Suppose that S is a compact convex subset of the Euclidean plane E whose interior is nonempty. If p is a point of E such that every straight line in E which passes through p bisects the area of S, is S necessarily centrosymmetric with respect to p?

6$\begingroup$ Yes. Take a look at a previous MO thread mathoverflow.net/questions/32690/… $\endgroup$– Andrey RekaloJun 15 '11 at 22:50
Yes: the condition is equivalent to : any straight line through $p$ intersects $S$ in a segment whose midpoint is $p$, that is the convex is centersymmetric. $$*$$
Details: Assume $p=0\in\mathbb{C}$ and let $H _ +$ and $H _ $ be resp. the upper and lower halfplanes. Consider the difference of the areas of the two halves of $S$ cut by a rotating line: $$\delta(\alpha):=\operatorname {Area}(S\cap e^{i\alpha}H _ +)  \operatorname {Area}(S\cap e^{i\alpha}H _ ) $$ The derivative of this quantity wrto $\alpha$ is $$\delta'(\alpha)=\frac{1}{2}\operatorname {Length}^2(S\cap e^{i\alpha}\mathbb{R} _ )  \frac{1}{2}\operatorname {Length}^2(S\cap e^{i\alpha}\mathbb{R} _ +), $$ as it immediately follows writing the areas as integrals in polar coordinates. In particular, $\delta(\alpha)$ is constant iff $p$ is the midpoint of $S\cap e^{i\alpha}\mathbb{R}$.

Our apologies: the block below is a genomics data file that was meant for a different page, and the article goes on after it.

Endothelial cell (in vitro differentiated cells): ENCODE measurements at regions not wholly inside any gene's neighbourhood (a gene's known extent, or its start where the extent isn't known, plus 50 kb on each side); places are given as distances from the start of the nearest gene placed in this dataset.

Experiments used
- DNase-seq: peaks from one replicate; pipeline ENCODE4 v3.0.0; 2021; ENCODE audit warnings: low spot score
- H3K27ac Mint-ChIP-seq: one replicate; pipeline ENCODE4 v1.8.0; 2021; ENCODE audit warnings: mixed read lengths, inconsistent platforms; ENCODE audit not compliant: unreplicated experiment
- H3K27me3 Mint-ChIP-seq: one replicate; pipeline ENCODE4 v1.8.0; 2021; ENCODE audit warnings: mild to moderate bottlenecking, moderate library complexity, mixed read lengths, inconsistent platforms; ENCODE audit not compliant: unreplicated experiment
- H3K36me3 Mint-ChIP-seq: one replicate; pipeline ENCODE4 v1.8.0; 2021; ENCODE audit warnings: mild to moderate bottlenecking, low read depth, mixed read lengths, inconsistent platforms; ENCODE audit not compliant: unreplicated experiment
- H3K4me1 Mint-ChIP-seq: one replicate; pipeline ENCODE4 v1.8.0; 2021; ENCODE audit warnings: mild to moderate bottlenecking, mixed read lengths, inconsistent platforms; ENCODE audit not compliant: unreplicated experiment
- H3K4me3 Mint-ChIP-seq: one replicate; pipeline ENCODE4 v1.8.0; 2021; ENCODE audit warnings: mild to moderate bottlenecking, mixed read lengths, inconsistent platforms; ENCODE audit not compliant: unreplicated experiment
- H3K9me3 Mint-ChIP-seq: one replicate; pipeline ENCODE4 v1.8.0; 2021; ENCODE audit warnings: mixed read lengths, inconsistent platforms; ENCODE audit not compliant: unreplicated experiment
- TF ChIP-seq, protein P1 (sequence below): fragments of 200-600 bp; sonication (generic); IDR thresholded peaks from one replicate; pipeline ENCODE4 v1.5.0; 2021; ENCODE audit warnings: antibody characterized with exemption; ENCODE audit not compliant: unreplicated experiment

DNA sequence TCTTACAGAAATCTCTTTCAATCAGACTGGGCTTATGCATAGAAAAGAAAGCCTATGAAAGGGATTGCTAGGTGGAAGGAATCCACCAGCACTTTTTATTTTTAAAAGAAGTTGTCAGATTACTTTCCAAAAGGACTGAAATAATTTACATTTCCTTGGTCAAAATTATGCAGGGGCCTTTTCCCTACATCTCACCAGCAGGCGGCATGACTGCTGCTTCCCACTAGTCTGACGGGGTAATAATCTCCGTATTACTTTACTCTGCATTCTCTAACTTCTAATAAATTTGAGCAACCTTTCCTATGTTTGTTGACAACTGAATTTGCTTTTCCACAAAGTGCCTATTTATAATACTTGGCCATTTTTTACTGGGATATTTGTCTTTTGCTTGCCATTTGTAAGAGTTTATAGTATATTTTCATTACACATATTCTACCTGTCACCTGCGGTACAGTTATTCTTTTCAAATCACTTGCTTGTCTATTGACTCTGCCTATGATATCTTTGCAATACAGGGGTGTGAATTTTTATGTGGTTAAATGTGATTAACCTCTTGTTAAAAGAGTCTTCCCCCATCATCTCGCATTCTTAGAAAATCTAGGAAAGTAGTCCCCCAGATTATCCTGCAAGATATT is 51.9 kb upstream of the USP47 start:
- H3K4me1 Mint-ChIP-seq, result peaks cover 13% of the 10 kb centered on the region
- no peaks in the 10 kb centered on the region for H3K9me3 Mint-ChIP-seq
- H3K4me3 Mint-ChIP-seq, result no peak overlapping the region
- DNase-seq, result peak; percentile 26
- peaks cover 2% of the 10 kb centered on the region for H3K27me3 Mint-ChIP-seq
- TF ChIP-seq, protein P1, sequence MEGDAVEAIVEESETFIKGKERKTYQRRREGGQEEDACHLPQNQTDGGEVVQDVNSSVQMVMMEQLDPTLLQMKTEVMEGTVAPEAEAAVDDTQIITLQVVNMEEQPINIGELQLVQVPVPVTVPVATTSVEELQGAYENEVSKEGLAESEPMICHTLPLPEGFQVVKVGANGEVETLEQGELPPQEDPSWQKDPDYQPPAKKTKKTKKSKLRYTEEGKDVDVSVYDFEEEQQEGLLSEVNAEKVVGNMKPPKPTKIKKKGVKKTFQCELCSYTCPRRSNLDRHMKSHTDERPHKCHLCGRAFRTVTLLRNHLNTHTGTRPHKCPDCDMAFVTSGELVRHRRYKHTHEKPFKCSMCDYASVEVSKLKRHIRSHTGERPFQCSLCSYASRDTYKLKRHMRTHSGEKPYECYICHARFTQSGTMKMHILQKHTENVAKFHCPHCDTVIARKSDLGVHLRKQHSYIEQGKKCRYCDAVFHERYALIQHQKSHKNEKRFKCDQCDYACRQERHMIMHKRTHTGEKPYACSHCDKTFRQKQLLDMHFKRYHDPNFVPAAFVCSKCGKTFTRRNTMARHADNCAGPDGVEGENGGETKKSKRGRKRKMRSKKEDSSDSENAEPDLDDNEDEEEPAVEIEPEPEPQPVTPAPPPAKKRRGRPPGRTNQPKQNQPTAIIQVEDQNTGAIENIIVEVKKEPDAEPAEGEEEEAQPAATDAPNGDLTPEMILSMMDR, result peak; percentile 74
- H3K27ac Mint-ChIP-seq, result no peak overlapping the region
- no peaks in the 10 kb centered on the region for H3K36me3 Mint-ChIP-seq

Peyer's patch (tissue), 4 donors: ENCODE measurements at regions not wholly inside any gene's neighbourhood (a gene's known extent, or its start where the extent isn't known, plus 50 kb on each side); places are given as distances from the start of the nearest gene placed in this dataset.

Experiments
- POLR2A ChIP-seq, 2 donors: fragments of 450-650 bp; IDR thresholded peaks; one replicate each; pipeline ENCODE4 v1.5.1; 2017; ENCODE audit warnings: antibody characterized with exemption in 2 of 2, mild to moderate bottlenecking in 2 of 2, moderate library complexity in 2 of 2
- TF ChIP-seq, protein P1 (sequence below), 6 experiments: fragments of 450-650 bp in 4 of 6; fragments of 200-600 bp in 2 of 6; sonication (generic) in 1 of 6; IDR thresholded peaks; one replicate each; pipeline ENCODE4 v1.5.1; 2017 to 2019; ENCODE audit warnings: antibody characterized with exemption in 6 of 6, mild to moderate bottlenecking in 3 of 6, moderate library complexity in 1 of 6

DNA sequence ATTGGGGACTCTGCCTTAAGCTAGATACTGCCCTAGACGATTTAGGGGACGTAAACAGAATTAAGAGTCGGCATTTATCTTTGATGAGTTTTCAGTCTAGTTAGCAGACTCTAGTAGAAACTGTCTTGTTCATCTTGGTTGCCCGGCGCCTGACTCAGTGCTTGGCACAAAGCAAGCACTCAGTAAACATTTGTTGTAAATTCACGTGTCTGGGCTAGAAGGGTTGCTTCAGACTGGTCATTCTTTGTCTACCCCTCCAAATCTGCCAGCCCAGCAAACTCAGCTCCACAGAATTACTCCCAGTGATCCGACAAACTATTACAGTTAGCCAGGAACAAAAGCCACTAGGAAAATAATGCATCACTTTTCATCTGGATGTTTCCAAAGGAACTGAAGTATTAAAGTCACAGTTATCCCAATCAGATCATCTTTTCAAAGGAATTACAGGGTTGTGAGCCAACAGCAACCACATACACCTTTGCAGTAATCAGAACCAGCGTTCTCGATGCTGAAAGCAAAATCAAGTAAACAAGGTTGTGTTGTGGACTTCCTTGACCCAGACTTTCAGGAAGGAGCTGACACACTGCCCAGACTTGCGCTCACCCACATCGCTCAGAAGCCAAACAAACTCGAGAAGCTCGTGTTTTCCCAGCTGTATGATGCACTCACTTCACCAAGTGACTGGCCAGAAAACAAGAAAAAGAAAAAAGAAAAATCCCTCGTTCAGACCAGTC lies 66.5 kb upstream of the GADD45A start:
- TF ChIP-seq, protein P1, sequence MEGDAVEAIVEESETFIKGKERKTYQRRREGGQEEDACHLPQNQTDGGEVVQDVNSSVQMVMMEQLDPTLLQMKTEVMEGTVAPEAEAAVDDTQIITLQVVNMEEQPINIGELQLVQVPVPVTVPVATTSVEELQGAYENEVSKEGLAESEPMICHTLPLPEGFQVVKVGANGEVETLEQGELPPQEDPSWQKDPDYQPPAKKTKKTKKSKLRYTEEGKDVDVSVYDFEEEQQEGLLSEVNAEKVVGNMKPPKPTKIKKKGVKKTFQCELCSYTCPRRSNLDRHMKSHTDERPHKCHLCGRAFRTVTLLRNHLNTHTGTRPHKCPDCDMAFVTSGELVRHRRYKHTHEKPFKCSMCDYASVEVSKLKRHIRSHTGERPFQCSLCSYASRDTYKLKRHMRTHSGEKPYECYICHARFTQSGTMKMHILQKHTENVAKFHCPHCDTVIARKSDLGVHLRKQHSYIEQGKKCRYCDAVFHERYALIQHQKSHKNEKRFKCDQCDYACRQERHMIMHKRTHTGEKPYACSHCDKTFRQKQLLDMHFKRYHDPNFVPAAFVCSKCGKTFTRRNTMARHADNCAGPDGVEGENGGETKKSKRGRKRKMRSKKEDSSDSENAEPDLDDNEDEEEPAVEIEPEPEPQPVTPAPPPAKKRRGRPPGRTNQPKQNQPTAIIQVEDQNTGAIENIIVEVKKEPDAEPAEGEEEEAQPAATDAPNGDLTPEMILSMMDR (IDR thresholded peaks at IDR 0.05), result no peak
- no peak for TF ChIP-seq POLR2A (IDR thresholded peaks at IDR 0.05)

Remark: the same argument holds of course if we only assume $S$ to be convex with respect to $p$ ("starshaped"). If we also drop the condition of starshapeness, it is easy to make nonsymmetric counterexamples: e.g. the set of all $z$ with $z\le 4$ in the upper halfplane and all $z$ with $3\le z\le 5$ in the lower halfplane.

1$\begingroup$ I see now the thorough answer by Andrey Rekalo to a similar previous question; I'm not deleting mine as it contains some hint) $\endgroup$ Jun 15 '11 at 23:14

$\begingroup$ Thanks for your answers and all the helpful information they contain. $\endgroup$ Jun 15 '11 at 23:32